In the News—Week of August 15, 2022

 In The Title Trove

Deal of the Week

The ownership group of a licensed cannabis operation in Pennsylvania completed a sale/leaseback transaction with a Chicago-based real estate investment firm. The 100,000 square-foot cultivation facility in Pennsylvania traded for $30 million. The transaction was closed in our Scottsdale, Arizona office by Joel Montemayor, Assistant Vice President and Escrow Officer, and Chadwick Campbell, Senior Counsel and head of our cannabis real estate transactions group, which has closed over $375 million in transactions nationally.


Rents in California going up – especially in desirable suburbs

California rents are rocketing upward, and the biggest increases are in the suburbs, the Los Angeles Times reports. Figures from Rent show that Palo Alto near Stanford has the third highest rents in the country, behind Boston and Jersey City, N.J.  Glendale, California, and Santa Monica are fourth and fifth. San Diego is ninth, and Newport Beach is 10th. Los Angeles is 12th and San Francisco is 13th. “At one point in the middle of the pandemic, Oakland overtook San Francisco in average rent prices,” Jon Leckie, a data journalist for Rent, tells the Times. “That shows that people said, ‘Let’s get out of the city center into something that’s not too far away.’ You could still go to the office, but you’re far enough away that you get away from the city center and don’t have to deal with crowds of people.”

Energy & Efficiency

Golden State puts aside money to pay for fossil fuel power plants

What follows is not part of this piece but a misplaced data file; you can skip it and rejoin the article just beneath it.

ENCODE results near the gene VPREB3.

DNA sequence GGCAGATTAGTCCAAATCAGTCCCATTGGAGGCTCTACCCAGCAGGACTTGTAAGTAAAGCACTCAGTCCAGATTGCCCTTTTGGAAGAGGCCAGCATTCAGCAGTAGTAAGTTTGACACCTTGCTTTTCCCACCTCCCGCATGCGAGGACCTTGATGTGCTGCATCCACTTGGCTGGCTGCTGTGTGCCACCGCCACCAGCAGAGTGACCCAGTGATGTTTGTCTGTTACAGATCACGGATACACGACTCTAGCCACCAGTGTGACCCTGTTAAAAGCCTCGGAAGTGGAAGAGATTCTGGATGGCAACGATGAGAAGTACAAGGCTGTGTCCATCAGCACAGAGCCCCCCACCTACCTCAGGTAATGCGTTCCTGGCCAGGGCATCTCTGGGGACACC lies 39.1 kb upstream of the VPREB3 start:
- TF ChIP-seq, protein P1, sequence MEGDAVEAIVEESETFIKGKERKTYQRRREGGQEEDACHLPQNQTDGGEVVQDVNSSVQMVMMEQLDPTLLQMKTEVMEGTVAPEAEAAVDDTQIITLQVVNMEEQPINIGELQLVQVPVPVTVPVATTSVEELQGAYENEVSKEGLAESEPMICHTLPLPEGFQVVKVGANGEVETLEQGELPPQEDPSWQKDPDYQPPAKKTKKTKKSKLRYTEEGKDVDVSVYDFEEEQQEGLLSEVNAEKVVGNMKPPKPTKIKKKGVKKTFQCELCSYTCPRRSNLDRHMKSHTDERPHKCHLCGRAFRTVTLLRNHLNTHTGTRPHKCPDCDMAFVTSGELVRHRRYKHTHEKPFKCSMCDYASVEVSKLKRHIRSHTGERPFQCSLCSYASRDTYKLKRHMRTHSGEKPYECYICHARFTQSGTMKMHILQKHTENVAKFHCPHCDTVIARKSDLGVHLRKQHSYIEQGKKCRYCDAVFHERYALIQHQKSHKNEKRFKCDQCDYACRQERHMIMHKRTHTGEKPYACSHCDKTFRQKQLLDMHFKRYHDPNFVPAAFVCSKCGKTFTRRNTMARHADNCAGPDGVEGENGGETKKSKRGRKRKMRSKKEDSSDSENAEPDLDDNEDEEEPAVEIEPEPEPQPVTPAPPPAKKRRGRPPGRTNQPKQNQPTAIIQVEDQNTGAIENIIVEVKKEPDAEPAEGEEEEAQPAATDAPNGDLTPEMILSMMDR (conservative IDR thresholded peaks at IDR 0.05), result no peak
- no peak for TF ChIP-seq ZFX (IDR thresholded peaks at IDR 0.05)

The state of California is against fossil fuels. But the Golden State is more opposed to the lights going out, Politico reports. The state government has millions earmarked to buy power from fossil fuel plants. Some of those plants were supposed to close next year. Critics say the approach could keep the plants alive for a decade or more. The lawmakers who backed the policy and the governor’s office say such measures are needed to avoid blackouts. 


Trammell Crow subsidiary, Japanese firm building high-end apartments

Trammell Crow’s subsidiary High Street Residential and Japan’s Daiwa House Group are building a high-end apartment project in the suburb of Kingwood, The Real Deal reports. Houston already topped the nation in luxury apartment construction in the past decade, figures from Yardi Matrix show. Even with the onset of a recession, the Houston market is expected to rank third in the nation for apartment demand trailing only Dallas and Austin metro areas. 


Fort Worth apartments gain on single-family homes

The makeup of residences in Fort Worth is changing, the Fort Worth Star-Telegram reports. Multifamily permits are up 50% in the past five years, outnumbering single-family home starts. Officials say Fort Worth needs all kinds of housing. The city ranked third in the United States in population growth last year. Fort Worth is beginning a slowing in the housing market; inventory is the highest has been since 2020.


Ahwatukee golf course up for sale; owner promises it links will stay      

Wilson Gee is selling the Foothills Golf Course and Clubhouse, asking $5 million, The Ahwatukee Foothills News reports. Wilson is also asking homeowners near the course to have faith this sale won’t result in a barren strip of desert in the middle of their subdivision. That’s what happened when Gee sold the Club West Golf Course in 2019. The four men who bought the property are in court fighting over whether they can use the land to build new houses. The Foothills Golf Club includes 166 acres, the course, which was designed by Tom Weiskopf and Jay Moorish, and the clubhouse, which features a 160-seat theater. 


Mexico City-based fintech company offers digital services for real estate

A Mexico City-based fintech company is offering digital financial services to the real estate market of Latin America and recently attracted $26.5 million in pre-seed financing, Tech Crunch reports. Arrenda received $1.5 million in equity and $25 million in debt financing. Arrenda’s technology enables landlords as much as a year of funds from future leases in one day.

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